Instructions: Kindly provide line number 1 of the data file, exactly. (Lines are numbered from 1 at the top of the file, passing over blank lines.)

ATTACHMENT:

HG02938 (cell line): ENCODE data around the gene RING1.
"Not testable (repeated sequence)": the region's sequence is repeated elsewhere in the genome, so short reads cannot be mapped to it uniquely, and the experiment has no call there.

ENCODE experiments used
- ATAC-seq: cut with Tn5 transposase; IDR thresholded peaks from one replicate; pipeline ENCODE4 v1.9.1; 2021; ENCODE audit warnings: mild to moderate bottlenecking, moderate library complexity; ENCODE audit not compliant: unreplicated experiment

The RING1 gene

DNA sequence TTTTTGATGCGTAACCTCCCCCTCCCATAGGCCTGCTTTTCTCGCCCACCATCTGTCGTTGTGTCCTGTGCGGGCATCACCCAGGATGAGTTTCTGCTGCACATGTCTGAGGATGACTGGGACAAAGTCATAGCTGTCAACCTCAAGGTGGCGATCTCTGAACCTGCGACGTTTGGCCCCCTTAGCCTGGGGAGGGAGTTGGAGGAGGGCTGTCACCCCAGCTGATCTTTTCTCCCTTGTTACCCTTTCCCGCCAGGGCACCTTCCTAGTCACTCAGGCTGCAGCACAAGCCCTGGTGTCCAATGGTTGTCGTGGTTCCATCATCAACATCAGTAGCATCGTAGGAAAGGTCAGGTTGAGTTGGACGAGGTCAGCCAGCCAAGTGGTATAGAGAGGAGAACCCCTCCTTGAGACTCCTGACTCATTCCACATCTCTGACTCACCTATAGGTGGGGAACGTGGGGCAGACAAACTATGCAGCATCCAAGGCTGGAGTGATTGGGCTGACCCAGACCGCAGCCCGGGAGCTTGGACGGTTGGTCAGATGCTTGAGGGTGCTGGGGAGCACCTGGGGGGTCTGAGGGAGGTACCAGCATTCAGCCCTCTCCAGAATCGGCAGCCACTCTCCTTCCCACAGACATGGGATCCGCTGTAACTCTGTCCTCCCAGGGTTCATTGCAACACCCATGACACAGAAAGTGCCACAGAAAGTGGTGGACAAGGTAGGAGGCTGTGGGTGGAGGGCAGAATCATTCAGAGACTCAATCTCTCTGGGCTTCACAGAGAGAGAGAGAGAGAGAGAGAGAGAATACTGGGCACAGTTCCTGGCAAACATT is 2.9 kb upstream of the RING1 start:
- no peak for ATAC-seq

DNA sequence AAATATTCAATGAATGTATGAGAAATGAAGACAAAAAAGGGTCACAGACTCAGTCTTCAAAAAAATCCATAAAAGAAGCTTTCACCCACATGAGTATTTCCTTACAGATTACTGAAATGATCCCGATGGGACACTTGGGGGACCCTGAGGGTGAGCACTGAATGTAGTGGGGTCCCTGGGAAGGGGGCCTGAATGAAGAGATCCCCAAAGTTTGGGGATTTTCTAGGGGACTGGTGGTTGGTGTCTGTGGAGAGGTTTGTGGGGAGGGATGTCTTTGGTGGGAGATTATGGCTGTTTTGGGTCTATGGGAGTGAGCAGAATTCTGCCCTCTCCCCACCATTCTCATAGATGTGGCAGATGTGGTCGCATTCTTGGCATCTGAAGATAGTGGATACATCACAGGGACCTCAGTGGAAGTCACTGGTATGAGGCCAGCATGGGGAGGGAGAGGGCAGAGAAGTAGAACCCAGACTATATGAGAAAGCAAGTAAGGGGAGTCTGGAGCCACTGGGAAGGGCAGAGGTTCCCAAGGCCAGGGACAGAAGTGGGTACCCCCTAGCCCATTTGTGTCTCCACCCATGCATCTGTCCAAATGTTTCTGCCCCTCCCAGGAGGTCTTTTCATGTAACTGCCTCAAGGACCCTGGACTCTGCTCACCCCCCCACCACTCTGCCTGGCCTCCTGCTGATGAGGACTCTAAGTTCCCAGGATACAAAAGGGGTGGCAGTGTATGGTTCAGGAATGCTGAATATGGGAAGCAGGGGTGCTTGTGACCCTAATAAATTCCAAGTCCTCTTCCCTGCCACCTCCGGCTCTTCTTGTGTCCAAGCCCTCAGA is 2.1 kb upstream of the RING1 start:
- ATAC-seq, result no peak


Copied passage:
HG02938 (cell line): ENCODE data around the gene RING1.